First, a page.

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Minnows have a lot at stake in ICC Trophy

Published: Friday, March 11, 2005, 23:53 [IST]
 
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Dublin:Cricket's leading nations outside the Test elite will have more to play for than ever before at this year's International Cricket Council (ICC) Trophy with five places at the 2007 World Cup in the West Indies on offer to the 12 sides taking part in the all-Ireland event this July.

The eighth ICC Trophy will see 42 matches held at a record 25 venues in both Northern Ireland, a province of the United Kingdom, and the independent Republic of Ireland beginning with six matches around the northern centre of Belfast on July 1 and concluding with the final at Clontarf, in the southern capital of Dublin on July 13.

Hosts Ireland will be in Group 'A' of the One-day tournament with Denmark, the United Arab Emirates, Uganda, the United States and Bermuda while Group 'B' features the Netherlands, Papua New Guinea, Scotland, Namibia, Oman and Canada.

"It is 25 years since Sri Lanka beat Canada in the final of the first ICC Trophy in England and on the occasion of this event's Silver Jubilee there is more at stake for the 12 participating teams than ever," said ICC chief executive Malcolm Speed who was speaking at receptions in Dublin and Belfast.

"As well as competing for the prestigious ICC Trophy, this event is about the five remaining places at the next ICC Cricket World Cup in the West Indies.

"There are five previous winners of the ICC Trophy. Three have gone on to claim Test match status (Sri Lanka, Zimbabwe and Bangladesh) while the other two, the holders Holland and United Arab Emirates, will be amongst the contenders in Ireland."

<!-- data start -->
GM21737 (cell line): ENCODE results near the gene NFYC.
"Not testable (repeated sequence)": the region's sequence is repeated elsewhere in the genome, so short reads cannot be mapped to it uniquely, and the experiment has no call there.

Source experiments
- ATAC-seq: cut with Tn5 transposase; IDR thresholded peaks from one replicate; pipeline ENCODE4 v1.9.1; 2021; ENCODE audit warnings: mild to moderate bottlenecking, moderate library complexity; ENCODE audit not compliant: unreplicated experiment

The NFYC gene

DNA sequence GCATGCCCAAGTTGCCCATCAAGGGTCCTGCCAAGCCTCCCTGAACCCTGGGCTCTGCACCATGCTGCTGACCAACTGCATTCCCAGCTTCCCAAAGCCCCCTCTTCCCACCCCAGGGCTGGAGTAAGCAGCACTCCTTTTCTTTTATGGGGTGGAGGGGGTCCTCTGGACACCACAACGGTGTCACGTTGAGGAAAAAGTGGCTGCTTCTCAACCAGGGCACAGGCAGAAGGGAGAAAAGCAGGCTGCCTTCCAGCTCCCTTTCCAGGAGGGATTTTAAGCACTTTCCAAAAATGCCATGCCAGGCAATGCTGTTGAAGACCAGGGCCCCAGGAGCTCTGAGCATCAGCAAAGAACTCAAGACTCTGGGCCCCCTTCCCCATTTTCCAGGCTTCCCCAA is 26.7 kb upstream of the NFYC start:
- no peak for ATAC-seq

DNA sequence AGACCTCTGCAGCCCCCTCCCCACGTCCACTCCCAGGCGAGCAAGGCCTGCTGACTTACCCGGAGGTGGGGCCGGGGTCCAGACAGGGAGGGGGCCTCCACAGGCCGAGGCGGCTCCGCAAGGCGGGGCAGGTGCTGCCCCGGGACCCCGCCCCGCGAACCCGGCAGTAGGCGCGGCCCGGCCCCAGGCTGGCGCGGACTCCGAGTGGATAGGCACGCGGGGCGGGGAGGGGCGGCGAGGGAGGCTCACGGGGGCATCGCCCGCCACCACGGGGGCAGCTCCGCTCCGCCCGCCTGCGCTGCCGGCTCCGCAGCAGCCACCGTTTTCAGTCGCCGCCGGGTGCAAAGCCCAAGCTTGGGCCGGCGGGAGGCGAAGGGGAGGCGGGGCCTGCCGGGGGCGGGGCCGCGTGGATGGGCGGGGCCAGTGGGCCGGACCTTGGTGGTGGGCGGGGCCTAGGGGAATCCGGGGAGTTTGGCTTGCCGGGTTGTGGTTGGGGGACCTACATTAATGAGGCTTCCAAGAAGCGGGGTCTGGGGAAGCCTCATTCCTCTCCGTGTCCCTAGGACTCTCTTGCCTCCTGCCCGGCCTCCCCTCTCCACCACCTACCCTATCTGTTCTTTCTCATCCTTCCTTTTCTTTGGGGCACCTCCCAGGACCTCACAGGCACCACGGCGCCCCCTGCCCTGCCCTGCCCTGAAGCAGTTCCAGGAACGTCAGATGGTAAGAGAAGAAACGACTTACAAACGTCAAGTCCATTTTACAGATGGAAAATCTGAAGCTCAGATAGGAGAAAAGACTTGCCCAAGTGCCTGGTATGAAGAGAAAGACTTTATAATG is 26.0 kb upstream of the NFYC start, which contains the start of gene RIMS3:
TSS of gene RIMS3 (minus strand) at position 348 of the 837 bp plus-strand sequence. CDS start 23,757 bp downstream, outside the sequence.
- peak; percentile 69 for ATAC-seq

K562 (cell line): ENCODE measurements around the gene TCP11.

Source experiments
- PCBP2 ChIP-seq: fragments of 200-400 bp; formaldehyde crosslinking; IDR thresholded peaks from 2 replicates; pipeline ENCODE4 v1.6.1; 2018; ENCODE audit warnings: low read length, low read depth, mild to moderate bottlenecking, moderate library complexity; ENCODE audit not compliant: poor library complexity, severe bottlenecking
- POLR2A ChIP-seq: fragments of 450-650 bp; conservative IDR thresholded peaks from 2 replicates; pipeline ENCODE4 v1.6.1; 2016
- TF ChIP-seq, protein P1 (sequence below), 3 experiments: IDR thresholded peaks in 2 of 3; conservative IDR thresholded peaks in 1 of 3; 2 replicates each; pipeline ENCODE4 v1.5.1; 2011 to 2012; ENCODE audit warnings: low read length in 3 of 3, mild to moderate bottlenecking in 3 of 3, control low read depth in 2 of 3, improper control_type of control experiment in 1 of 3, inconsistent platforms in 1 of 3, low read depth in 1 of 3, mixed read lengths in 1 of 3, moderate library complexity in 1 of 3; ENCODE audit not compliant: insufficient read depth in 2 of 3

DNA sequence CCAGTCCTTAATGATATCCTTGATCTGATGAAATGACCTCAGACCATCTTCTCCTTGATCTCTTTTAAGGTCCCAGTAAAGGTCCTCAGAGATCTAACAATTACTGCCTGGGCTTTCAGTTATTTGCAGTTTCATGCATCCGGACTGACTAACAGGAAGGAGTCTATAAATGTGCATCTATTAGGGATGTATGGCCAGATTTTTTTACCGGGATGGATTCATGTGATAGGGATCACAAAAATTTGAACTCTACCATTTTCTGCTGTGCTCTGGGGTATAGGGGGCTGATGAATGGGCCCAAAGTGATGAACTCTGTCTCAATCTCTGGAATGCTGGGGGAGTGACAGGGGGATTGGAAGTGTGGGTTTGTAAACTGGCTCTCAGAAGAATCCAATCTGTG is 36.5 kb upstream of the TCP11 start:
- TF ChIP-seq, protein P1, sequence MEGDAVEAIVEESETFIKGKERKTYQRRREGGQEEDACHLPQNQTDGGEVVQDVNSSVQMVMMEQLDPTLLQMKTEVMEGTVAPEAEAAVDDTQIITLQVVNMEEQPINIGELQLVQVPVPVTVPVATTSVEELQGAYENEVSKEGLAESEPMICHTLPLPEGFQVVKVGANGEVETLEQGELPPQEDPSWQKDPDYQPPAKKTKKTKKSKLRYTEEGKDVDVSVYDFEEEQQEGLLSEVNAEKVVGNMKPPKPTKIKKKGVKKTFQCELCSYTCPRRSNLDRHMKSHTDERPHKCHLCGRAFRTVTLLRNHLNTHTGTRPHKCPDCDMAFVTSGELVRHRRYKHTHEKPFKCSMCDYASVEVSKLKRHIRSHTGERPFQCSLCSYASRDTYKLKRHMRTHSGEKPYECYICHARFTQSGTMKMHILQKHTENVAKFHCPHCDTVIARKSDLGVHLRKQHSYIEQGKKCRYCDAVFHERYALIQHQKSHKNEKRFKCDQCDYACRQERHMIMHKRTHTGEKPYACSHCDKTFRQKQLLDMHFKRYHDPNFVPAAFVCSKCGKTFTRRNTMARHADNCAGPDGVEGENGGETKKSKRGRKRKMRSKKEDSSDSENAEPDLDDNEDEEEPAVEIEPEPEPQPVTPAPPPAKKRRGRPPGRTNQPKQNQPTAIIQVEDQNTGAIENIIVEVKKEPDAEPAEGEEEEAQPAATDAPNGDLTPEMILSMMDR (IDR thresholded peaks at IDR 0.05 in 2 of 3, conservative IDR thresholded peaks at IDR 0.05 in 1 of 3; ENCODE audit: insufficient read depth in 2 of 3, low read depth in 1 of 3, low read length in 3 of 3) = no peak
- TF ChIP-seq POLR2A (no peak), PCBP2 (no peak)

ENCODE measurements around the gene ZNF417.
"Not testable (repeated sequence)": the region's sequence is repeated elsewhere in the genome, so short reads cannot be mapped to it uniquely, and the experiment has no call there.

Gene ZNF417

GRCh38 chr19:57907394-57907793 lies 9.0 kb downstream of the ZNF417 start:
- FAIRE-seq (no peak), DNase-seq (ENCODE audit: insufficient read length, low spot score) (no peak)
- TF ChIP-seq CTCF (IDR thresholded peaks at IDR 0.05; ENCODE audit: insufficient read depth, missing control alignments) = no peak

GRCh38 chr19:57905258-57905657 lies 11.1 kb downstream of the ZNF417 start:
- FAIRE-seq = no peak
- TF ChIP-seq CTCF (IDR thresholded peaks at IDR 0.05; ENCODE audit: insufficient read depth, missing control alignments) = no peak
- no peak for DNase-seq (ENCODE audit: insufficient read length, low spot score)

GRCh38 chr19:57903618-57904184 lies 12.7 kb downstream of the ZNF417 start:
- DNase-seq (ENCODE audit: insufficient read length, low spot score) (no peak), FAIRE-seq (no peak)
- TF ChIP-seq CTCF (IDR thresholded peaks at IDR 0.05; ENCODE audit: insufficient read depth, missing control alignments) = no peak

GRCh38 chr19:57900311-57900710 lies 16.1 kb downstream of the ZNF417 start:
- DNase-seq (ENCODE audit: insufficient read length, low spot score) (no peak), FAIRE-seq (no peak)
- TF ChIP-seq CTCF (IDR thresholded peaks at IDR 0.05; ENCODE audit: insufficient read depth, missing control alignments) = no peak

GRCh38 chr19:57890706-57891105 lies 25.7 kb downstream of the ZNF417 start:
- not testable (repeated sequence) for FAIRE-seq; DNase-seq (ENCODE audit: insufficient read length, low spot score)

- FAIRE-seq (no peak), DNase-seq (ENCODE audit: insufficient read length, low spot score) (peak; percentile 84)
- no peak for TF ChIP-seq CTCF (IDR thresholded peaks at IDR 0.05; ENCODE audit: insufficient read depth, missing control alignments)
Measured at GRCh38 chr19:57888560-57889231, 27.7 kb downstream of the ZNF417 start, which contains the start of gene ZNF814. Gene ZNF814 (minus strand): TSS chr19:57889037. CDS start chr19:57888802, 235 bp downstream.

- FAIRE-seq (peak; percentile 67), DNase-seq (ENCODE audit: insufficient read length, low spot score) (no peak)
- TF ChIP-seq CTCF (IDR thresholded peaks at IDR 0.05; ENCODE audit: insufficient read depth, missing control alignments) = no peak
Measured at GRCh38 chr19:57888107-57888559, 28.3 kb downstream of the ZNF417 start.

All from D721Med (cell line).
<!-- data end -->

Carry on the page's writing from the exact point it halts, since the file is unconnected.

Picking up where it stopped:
Speed added: "The Irish Cricket Union (ICU) and its stakeholders now have three-and-a-half months to deliver a world-class event and I wish them every success with their task."

ICU president Stan Mitchell said the ICC Trophy, which this year will feature coloured clothing for the first time, would be a huge boost for cricket on both sides of the border.

"The tournament will simply be the biggest event in the long history of the Irish Cricket Union and with five places at stake for the next ICC Cricket World Cup, it will build up terrific support.

"Cricket knows no boundaries in Ireland and we are particularly grateful to the ICC for breaking with the tradition of one centre to allow the tournament to be played north and south of the border."

At the last ICC Trophy, in 2001, the Netherlands beat Nambia in the final in Toronto with hosts Canada also qualifying for the 2003 World Cup in southern Africa after defeating Scotland in the third-place play-off.

Ireland famously beat the West Indies back in 1969 and, more recently, have helped nurture the talent of promising Middlesex batsman Ed Joyce, now an England hopeful.

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